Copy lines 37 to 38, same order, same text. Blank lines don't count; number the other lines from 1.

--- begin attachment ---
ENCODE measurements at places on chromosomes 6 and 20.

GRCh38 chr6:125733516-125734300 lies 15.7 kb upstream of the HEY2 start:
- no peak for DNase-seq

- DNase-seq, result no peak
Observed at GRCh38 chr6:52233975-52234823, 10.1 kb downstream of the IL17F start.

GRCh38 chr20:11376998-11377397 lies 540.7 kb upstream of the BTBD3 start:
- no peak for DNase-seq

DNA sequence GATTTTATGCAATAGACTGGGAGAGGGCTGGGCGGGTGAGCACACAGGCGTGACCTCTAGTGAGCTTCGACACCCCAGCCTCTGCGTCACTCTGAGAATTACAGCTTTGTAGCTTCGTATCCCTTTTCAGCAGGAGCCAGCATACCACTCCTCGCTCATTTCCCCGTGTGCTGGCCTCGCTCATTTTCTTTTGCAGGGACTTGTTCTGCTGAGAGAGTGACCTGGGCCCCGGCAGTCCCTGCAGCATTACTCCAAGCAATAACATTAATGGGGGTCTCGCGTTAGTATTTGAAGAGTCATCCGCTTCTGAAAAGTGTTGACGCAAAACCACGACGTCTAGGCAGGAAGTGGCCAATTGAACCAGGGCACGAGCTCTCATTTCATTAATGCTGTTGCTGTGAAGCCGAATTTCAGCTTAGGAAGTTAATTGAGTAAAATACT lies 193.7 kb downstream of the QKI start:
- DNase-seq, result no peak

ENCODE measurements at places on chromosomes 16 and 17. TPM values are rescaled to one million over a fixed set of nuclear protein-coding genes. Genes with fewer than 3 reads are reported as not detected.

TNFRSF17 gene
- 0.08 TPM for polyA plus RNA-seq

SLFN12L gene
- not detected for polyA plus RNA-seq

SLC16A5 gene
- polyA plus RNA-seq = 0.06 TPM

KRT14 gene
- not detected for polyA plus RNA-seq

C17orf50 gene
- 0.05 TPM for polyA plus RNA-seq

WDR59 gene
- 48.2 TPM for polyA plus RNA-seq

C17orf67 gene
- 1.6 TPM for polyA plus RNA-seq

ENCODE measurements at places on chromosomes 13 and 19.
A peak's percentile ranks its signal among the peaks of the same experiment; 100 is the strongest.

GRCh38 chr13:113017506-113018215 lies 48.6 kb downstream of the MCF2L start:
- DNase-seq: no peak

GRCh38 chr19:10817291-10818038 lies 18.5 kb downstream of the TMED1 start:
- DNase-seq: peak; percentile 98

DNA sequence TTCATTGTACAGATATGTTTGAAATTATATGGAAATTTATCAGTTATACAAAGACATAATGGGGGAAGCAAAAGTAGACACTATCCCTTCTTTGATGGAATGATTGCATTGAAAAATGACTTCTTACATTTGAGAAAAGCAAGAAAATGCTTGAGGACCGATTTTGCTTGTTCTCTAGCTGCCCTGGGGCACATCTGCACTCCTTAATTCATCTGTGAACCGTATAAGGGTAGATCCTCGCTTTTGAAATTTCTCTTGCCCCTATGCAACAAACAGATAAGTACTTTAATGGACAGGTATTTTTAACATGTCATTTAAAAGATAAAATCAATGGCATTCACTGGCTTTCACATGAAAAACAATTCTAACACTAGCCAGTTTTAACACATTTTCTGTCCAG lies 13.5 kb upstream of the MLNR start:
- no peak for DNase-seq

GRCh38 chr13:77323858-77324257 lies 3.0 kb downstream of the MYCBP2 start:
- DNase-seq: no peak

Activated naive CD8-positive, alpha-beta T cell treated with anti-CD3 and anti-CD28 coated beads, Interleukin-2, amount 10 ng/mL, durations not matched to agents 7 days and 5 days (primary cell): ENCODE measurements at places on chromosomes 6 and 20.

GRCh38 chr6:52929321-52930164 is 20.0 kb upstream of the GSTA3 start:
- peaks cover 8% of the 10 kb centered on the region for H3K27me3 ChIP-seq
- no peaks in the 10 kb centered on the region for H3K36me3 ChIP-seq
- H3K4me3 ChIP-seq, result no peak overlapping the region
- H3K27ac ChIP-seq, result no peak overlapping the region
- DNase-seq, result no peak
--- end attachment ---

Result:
- peaks cover 8% of the 10 kb centered on the region for H3K27me3 ChIP-seq
- no peaks in the 10 kb centered on the region for H3K36me3 ChIP-seq